Frantic aid effort after beach umbrella impaling recalled
By BOB KALINOWSKI, The (Wilkes-Barre) Citizens' Voice
Jul. 29, 2018
WILKES-BARRE, Pa. (AP) — Christian Legath of Foster Twp. sprinted from his lifeguard stand to aid the Kingston woman gored in the chest by the tip of beach umbrella.
Even in that traumatic moment, they shared a laugh over their Luzerne County ties.
After summoning medics and grabbing hold of the umbrella pole to prevent it from moving, his role was to keep her calm and obtain information, like where she lived.
"When she said 'Kingston,' I was like, 'Oh my gosh, we're neighbors.' She giggled and gave a little laugh, but laughing was a little difficult for her with something in her chest. But she was pretty calm," Legath said.
While she was in pain, she was alert and wasn't bleeding, he said.
Legath, 22, said he held the umbrella pole steady while talking to the victim, Jill Mendygral, 46, and trying to keep her eyes off the wound.
Mendygral was impaled in the upper chest when the unattended beach umbrella uprooted and darted at her during a sudden wind gust on 54th Street.
Legath said he knew he had to keep the umbrella still until help arrived — and certainly never thought of removing it.
"We never remove anything larger than a small splinter," Legath said.
When the fire department arrived, they used a circular saw to cut the pole near the entry point of Mendygral's wound.
They left the tip of the pole inside her. Mendygral was airlifted to a regional hospital, where surgery was completed. She is still recovering.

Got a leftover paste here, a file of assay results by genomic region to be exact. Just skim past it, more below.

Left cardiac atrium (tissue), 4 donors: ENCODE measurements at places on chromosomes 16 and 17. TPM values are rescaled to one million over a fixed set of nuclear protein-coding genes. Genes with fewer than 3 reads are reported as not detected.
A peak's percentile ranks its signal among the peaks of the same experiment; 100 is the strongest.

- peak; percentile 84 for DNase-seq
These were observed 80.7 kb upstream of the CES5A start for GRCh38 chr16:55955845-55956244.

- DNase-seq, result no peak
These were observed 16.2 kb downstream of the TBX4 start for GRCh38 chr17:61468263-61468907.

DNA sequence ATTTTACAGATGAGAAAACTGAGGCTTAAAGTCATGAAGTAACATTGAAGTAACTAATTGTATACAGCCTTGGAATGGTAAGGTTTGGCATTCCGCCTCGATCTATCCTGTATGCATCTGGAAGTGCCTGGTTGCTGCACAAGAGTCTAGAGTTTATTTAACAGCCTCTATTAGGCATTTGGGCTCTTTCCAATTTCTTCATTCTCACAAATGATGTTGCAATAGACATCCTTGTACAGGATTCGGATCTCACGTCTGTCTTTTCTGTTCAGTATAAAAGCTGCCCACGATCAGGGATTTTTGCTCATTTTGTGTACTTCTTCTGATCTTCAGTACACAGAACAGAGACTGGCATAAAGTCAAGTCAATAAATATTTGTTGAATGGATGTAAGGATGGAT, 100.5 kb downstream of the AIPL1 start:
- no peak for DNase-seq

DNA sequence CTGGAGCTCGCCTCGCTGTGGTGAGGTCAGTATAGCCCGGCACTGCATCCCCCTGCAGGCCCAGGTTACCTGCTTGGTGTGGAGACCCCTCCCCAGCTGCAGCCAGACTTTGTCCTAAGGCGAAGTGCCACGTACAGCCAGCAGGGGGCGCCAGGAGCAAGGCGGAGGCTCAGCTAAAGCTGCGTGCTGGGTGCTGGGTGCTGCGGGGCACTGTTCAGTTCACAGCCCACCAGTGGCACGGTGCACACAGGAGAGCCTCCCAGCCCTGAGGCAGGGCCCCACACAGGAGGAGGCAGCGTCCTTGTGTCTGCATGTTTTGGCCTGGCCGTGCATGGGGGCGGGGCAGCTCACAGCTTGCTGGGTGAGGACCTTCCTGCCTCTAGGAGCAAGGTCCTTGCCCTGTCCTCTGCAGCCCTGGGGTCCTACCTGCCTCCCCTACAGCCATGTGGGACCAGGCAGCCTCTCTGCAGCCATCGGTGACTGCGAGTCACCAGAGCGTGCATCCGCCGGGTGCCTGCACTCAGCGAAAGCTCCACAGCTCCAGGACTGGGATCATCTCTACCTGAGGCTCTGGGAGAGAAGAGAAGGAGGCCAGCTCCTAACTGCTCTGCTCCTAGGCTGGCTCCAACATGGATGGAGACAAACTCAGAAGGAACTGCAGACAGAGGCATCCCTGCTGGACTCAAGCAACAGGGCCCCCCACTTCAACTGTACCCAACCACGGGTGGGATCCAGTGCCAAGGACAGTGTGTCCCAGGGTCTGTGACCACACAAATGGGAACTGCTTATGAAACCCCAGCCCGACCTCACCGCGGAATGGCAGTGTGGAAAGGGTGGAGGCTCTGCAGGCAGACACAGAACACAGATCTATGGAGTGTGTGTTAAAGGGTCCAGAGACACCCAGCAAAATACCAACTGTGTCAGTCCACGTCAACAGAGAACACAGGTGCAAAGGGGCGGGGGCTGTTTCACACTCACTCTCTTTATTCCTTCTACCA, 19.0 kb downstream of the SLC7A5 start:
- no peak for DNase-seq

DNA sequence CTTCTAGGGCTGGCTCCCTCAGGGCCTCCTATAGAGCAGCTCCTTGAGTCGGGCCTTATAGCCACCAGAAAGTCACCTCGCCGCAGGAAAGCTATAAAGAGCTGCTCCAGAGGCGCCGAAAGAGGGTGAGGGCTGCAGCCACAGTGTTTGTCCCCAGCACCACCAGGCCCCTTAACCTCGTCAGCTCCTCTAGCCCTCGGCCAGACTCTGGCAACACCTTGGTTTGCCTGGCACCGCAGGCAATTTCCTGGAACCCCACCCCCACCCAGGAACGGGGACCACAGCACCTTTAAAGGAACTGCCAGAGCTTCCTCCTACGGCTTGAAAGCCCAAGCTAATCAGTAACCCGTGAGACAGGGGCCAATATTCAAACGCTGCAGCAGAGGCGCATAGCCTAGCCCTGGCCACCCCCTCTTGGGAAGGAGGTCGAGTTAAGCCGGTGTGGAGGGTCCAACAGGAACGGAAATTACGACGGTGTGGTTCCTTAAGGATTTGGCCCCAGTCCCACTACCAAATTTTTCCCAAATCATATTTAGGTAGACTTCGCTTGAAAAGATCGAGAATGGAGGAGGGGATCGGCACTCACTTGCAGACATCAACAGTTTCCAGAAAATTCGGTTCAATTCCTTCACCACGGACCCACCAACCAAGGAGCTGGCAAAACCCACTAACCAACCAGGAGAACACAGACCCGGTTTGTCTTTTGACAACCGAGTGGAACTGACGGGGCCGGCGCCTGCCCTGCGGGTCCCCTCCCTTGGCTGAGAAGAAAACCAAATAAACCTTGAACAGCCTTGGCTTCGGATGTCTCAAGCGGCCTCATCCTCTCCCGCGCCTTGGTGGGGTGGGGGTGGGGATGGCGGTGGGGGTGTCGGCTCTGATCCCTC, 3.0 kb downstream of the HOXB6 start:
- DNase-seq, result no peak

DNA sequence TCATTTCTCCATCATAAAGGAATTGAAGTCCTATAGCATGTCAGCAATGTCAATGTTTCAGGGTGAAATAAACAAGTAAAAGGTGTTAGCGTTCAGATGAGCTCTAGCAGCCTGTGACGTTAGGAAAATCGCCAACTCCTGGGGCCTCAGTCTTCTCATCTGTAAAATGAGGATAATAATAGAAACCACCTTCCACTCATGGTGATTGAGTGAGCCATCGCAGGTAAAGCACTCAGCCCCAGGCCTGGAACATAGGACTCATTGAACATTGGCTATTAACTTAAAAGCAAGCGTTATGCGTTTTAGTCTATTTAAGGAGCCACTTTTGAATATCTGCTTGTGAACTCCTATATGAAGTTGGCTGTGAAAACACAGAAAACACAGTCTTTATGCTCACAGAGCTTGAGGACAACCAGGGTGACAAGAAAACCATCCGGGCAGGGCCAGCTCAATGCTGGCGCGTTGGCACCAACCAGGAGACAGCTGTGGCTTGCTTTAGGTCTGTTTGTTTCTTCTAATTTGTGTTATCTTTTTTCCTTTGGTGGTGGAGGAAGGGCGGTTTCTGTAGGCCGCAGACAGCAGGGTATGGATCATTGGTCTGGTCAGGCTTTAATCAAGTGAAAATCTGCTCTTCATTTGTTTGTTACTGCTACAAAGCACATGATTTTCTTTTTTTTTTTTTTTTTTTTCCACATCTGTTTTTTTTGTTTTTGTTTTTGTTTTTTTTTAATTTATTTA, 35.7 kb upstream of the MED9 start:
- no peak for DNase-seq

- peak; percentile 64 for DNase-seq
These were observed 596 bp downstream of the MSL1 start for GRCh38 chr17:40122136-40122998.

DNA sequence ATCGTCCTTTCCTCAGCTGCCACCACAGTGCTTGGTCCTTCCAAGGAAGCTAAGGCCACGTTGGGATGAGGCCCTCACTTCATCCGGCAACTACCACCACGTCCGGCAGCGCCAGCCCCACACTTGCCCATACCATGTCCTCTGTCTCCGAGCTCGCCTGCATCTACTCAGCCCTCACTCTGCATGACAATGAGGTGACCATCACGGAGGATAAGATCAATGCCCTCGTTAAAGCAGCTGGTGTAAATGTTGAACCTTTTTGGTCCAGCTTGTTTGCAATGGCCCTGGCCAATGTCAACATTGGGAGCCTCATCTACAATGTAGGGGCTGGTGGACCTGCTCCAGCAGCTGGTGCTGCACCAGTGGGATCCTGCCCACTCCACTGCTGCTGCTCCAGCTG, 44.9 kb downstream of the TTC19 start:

A statement from Mendygral's family issued earlier this week said she suffered "excruciating pain and trauma" and thanked all who came to help her during the emergency.
Legath noted it was a "small world" that an incident that got worldwide attention would involve two people from the same area of Pennsylvania.
The tragedy should have never happened, Legath said, because it wasn't a very windy day. He stressed that beachgoers must make sure umbrellas are staked 18 to 24 inches below the surface of the sand and tilted into the wind.
Legath, a graduate of Marian Catholic High School in Tamaqua, is spending his fifth summer working for the Ocean City Beach Patrol. And it might be his last, since he'll be entering his senior year at East Stroudsburg, where he is pursuing a dual major in biotechnology and business management.
Being one of the more experienced lifeguards for the beach patrol, Legath said he felt he was able to approach the incident in a calm manner. He said he radioed for help without any sense of panic and had fellow lifeguards establish a large perimeter around the victim to keep only friends and family nearby.
"In these five years, I've come to the point to be ready for anything," Legath said. "But this was a first."
Information from: The Citizens' Voice, http://www.citizensvoice.com